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European Commissioner responsible for Research, Innovation and Science
"Winning the Innovation Race"
2012 Innovation Summit / Brussels
2 October 2012
Ladies and gentlemen,
I am very happy to be back at the Lisbon Council. It is a true ally of mine, a tireless promoter of innovation policy, and a thought leader in the field.
It was here that I outlined my plans for strengthening EU research and innovation policy after becoming Commissioner for Research, Innovation and Science.
Today is a welcome opportunity to reflect on what has happened since.
I think that the experience of the crisis has taught us that, while we need an economy that grows and provides jobs and respects environmental goals, we also need a resilient economy.
An economy that has solid foundations, not one built on sand.
An economy that generates sustainable growth, not growth fuelled by debt, speculation and greed.
An economy that can cope with shocks and challenges.
This is so important because we live in an age of transitions.
We are seeing a massive geo-political realignment.
The global economy is becoming more and more integrated.
There is no shelter for uncompetitive firms or economies.
Competitiveness is the new law of economic gravity, which no one can defy.
And now it’s knowledge and ideas that drive competitiveness, not tangible assets.
Unskilled workers may lose out badly, which could damage social cohesion. The risk is hardwired inequality.
Meanwhile, challenges like climate change and energy security have not gone away. On the contrary, they are becoming more urgent by the day.
We need an economy that can withstand all this.
My own country, Ireland, illustrates the point. It is a tale of two economies.
One was based on an over-sized, under-regulated financial sector and a property bubble.
It brought us down.
But the other is dynamic and competitive and enjoys export success.
That’s where our future lies.
So, how do you build that kind of economy?
How do you build in resilience?
The banking union and closer fiscal union are two key ingredients.
But it also depends on the structure of the economy.
Member States need to specialise in their areas of strength – but not excessively.
They need some diversity, with a good balance between industry and services. The two are, of course, inter-dependent.
The emphasis must be on advanced manufacturing.
We need to compete – and win – in cutting edge sectors like nanotechnology, robotics, clean energy and life sciences.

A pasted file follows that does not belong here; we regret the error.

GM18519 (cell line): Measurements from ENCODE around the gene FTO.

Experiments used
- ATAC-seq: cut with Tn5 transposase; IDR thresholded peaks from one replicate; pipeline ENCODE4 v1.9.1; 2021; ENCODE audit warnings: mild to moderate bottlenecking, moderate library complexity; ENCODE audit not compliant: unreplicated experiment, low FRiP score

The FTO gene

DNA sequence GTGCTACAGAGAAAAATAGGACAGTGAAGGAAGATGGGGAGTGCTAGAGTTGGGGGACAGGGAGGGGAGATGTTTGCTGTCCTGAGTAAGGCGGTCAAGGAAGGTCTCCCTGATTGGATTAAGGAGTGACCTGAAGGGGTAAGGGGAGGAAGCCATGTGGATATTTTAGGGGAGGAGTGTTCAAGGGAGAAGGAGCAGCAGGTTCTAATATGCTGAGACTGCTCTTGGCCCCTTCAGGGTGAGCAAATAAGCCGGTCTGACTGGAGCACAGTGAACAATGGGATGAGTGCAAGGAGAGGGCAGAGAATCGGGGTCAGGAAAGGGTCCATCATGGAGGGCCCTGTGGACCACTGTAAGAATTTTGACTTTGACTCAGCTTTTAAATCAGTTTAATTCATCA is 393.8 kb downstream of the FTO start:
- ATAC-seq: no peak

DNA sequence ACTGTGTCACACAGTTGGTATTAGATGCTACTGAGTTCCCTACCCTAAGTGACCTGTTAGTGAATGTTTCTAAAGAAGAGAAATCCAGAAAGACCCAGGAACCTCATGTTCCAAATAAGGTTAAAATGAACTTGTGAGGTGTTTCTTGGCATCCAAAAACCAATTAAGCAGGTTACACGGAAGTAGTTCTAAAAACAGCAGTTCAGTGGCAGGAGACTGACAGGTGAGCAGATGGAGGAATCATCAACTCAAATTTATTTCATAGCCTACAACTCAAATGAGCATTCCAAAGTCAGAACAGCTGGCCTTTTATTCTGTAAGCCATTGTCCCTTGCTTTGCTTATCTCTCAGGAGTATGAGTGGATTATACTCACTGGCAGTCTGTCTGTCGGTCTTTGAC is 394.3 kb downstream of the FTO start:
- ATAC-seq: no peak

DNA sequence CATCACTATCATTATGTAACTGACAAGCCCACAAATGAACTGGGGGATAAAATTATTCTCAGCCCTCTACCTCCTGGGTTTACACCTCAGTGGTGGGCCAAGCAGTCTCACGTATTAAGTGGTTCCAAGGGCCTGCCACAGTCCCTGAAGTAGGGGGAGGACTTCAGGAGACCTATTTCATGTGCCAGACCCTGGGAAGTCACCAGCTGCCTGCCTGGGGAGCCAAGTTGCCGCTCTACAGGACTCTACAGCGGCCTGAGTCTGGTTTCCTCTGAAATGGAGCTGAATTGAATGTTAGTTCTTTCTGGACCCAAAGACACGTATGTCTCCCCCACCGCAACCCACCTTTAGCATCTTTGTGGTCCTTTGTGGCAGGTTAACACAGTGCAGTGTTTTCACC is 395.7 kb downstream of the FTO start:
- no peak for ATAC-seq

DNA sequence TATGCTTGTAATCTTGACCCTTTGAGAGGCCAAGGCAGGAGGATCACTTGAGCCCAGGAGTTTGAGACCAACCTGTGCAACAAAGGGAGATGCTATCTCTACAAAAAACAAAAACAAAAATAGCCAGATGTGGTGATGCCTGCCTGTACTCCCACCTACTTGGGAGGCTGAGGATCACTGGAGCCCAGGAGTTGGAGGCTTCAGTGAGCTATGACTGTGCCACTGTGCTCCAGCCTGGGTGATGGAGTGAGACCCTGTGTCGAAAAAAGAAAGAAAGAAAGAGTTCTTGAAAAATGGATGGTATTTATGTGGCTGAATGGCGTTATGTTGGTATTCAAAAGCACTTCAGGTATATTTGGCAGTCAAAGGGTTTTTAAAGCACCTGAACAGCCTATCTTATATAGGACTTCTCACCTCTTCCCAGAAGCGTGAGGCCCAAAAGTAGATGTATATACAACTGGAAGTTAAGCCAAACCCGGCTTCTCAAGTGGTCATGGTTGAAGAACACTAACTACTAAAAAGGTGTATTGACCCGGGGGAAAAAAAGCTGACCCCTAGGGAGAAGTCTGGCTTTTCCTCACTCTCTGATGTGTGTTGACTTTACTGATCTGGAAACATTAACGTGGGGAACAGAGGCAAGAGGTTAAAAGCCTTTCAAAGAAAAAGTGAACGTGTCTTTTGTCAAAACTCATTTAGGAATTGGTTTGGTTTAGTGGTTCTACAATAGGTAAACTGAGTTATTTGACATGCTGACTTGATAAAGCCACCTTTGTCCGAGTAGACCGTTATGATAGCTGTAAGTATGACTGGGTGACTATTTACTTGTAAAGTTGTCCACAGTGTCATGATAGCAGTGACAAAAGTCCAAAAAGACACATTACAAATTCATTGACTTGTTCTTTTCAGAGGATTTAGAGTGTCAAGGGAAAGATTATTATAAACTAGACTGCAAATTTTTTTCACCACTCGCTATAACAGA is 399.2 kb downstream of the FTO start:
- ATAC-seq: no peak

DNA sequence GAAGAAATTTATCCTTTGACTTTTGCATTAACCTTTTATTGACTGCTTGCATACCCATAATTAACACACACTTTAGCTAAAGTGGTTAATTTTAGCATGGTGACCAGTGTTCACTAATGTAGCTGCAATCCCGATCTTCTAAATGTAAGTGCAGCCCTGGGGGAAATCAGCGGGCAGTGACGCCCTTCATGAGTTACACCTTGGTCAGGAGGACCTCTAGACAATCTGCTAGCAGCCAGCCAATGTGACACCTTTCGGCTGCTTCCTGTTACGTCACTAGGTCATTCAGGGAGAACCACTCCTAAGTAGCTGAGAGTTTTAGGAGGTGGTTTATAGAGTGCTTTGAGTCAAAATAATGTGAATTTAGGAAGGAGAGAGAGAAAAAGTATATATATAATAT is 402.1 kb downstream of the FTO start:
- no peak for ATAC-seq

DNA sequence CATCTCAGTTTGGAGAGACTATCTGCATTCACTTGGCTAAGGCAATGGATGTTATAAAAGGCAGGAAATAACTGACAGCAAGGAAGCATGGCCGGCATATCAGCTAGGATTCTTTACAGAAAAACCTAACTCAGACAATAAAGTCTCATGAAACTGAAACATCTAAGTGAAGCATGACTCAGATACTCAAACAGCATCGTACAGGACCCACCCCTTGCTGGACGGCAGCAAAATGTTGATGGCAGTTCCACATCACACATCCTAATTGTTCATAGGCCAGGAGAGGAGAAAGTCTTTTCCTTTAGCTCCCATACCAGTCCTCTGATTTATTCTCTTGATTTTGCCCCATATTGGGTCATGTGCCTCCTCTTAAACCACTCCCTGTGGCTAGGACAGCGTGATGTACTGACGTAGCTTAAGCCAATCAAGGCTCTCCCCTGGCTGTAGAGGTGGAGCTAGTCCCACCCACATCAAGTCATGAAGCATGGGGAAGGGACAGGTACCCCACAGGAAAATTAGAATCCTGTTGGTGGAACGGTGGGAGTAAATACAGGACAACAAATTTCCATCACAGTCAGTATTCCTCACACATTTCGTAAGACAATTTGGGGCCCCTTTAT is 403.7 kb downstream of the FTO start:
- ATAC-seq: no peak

We need more medium-sized firms able to occupy top positions in niche markets.
And, as the Lisbon Council, together with Telefonica, so rightly point out, we need more young firms with high growth potential.
I strongly welcome the StartUp Europe initiative that you have just announced, Ms. Castillo Sanz.
And what strikes me again and again is how central innovation is to achieving all this.
We’ve seen that countries – like Germany and Singapore – who placed innovation at the centre of their economic policies – have been better able to weather the economic storm.
And countries around the world know that their future depends on it. We had the arms race; we had the space race; now we have a global innovation race.
So, what is the winning formula? Well, of course, there isn’t one. That’s far too simplistic.
But broadly speaking, successful countries offer the best tax, infrastructure, talent and regulatory environments.
They invest in R&D and education.
They have vibrant investment and innovation eco-systems that encourage knowledge flows.
And they embrace government’s role as a first adopter and catalyst of innovation in fields like health and transport.
It's vital that Member States make the right choices. That's why the new European Semester is so important; it puts national policies under the microscope; it checks their spending priorities; it's a chance to embed innovation more deeply in their thinking.
But today, I would like to focus on EU-level action? What are we doing to help Europe win the innovation race? How does it complement what Member States are doing?
Well, first of all, the Commission has presented an ambitious but realistic proposal for the EU budget for the period 2014-2020.
Through smart re-allocation of the budget, we have created room to finance new priorities, including a significant increase for research and innovation.
So, we are restructuring the budget – in a progressive direction – towards growth and competitiveness policies.
Given the rhetoric, you might think that everyone would agree with this.
A 'no brainer', you might say.
But actually I am worried that, in these budget negotiations, which will be very tough, research and innovation may be particularly vulnerable.